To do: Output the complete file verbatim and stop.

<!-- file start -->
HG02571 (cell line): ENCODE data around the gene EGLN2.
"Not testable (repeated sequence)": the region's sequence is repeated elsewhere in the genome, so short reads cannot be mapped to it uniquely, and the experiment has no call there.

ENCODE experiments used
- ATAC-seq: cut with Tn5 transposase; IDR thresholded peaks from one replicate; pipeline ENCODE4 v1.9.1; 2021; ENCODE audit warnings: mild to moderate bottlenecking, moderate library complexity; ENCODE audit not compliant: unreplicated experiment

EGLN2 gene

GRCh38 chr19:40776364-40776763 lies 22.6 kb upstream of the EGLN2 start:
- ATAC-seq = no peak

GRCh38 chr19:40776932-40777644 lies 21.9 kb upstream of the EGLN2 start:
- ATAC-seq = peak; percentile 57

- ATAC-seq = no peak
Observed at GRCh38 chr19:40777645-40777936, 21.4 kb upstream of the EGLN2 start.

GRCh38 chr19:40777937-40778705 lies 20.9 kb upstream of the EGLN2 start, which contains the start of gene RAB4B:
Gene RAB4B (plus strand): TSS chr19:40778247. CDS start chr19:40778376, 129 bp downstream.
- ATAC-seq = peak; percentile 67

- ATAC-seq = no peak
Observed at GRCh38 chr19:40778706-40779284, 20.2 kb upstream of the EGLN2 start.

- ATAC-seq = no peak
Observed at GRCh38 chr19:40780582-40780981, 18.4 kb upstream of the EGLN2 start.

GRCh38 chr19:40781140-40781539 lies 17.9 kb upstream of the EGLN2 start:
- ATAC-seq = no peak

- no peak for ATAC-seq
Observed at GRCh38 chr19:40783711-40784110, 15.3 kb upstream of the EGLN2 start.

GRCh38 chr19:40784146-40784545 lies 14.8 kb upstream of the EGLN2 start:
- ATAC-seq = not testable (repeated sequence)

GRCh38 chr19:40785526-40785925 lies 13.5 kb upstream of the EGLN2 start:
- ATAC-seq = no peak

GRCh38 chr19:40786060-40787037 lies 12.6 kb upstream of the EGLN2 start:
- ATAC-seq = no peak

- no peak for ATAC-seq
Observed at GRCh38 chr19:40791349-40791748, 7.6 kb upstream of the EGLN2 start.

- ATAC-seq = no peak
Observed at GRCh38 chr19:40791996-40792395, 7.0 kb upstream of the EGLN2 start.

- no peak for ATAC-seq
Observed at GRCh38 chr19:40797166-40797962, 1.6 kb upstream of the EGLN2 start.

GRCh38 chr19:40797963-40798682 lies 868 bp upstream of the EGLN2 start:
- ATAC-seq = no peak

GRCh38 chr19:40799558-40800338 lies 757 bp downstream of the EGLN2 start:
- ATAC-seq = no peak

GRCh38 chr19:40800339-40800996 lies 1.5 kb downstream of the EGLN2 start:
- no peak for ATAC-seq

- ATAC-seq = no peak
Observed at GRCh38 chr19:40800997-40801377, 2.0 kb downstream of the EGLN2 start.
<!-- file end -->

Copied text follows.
HG02571 (cell line): ENCODE data around the gene EGLN2.
"Not testable (repeated sequence)": the region's sequence is repeated elsewhere in the genome, so short reads cannot be mapped to it uniquely, and the experiment has no call there.

ENCODE experiments used
- ATAC-seq: cut with Tn5 transposase; IDR thresholded peaks from one replicate; pipeline ENCODE4 v1.9.1; 2021; ENCODE audit warnings: mild to moderate bottlenecking, moderate library complexity; ENCODE audit not compliant: unreplicated experiment

EGLN2 gene

GRCh38 chr19:40776364-40776763 lies 22.6 kb upstream of the EGLN2 start:
- ATAC-seq = no peak

GRCh38 chr19:40776932-40777644 lies 21.9 kb upstream of the EGLN2 start:
- ATAC-seq = peak; percentile 57

- ATAC-seq = no peak
Observed at GRCh38 chr19:40777645-40777936, 21.4 kb upstream of the EGLN2 start.

GRCh38 chr19:40777937-40778705 lies 20.9 kb upstream of the EGLN2 start, which contains the start of gene RAB4B:
Gene RAB4B (plus strand): TSS chr19:40778247. CDS start chr19:40778376, 129 bp downstream.
- ATAC-seq = peak; percentile 67

- ATAC-seq = no peak
Observed at GRCh38 chr19:40778706-40779284, 20.2 kb upstream of the EGLN2 start.

- ATAC-seq = no peak
Observed at GRCh38 chr19:40780582-40780981, 18.4 kb upstream of the EGLN2 start.

GRCh38 chr19:40781140-40781539 lies 17.9 kb upstream of the EGLN2 start:
- ATAC-seq = no peak

- no peak for ATAC-seq
Observed at GRCh38 chr19:40783711-40784110, 15.3 kb upstream of the EGLN2 start.

GRCh38 chr19:40784146-40784545 lies 14.8 kb upstream of the EGLN2 start:
- ATAC-seq = not testable (repeated sequence)

GRCh38 chr19:40785526-40785925 lies 13.5 kb upstream of the EGLN2 start:
- ATAC-seq = no peak

GRCh38 chr19:40786060-40787037 lies 12.6 kb upstream of the EGLN2 start:
- ATAC-seq = no peak

- no peak for ATAC-seq
Observed at GRCh38 chr19:40791349-40791748, 7.6 kb upstream of the EGLN2 start.

- ATAC-seq = no peak
Observed at GRCh38 chr19:40791996-40792395, 7.0 kb upstream of the EGLN2 start.

- no peak for ATAC-seq
Observed at GRCh38 chr19:40797166-40797962, 1.6 kb upstream of the EGLN2 start.

GRCh38 chr19:40797963-40798682 lies 868 bp upstream of the EGLN2 start:
- ATAC-seq = no peak

GRCh38 chr19:40799558-40800338 lies 757 bp downstream of the EGLN2 start:
- ATAC-seq = no peak

GRCh38 chr19:40800339-40800996 lies 1.5 kb downstream of the EGLN2 start:
- no peak for ATAC-seq

- ATAC-seq = no peak
Observed at GRCh38 chr19:40800997-40801377, 2.0 kb downstream of the EGLN2 start.